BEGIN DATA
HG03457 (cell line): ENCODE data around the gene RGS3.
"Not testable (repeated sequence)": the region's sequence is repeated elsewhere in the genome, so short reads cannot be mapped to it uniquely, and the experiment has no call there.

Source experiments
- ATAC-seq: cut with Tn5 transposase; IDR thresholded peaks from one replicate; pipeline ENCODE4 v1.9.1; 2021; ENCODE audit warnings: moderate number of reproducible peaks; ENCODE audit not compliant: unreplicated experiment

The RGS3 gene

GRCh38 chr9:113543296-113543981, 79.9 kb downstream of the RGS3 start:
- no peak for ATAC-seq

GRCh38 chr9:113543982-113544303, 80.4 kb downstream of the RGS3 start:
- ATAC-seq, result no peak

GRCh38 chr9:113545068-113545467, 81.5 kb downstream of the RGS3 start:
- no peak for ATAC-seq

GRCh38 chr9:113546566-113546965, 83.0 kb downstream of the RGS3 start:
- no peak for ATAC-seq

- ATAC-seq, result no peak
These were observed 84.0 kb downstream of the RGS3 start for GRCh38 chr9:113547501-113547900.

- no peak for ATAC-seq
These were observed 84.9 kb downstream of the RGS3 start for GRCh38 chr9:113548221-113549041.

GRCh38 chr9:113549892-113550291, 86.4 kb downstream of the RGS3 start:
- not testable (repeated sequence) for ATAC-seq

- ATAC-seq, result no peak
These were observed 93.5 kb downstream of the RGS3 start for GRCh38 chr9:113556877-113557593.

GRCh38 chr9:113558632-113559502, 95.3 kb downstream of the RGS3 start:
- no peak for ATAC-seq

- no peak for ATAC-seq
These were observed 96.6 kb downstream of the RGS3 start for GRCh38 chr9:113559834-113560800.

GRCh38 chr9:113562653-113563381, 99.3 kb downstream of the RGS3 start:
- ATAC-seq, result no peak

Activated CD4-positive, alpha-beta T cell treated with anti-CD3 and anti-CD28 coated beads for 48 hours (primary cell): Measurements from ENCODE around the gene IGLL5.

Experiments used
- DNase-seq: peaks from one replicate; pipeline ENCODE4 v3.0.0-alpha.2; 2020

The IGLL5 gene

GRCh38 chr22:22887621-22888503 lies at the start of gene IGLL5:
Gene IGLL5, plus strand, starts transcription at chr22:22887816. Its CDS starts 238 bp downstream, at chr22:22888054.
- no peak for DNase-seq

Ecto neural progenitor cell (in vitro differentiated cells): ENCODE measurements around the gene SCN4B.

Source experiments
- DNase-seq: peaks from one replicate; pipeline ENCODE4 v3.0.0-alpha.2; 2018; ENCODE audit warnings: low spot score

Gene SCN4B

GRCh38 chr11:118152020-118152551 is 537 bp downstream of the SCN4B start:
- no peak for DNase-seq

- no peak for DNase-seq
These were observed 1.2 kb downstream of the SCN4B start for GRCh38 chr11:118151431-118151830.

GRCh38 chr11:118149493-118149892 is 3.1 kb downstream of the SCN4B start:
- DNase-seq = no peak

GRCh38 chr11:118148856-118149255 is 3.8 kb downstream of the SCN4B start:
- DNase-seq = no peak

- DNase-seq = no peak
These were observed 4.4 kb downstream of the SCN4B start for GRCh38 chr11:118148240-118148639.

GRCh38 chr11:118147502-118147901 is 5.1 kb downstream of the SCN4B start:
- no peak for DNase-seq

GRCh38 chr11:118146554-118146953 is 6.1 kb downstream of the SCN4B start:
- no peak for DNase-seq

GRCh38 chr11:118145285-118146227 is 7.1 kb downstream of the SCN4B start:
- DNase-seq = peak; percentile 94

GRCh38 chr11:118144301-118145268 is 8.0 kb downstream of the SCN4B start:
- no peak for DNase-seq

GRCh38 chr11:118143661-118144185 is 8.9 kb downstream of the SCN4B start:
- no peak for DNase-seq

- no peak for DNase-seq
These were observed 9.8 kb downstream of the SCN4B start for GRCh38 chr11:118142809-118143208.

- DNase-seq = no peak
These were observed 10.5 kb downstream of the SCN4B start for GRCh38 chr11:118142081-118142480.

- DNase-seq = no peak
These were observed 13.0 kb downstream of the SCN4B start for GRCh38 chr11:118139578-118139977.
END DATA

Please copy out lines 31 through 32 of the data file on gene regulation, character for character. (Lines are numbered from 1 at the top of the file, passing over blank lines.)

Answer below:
The IGLL5 gene

GRCh38 chr22:22887621-22888503 lies at the start of gene IGLL5: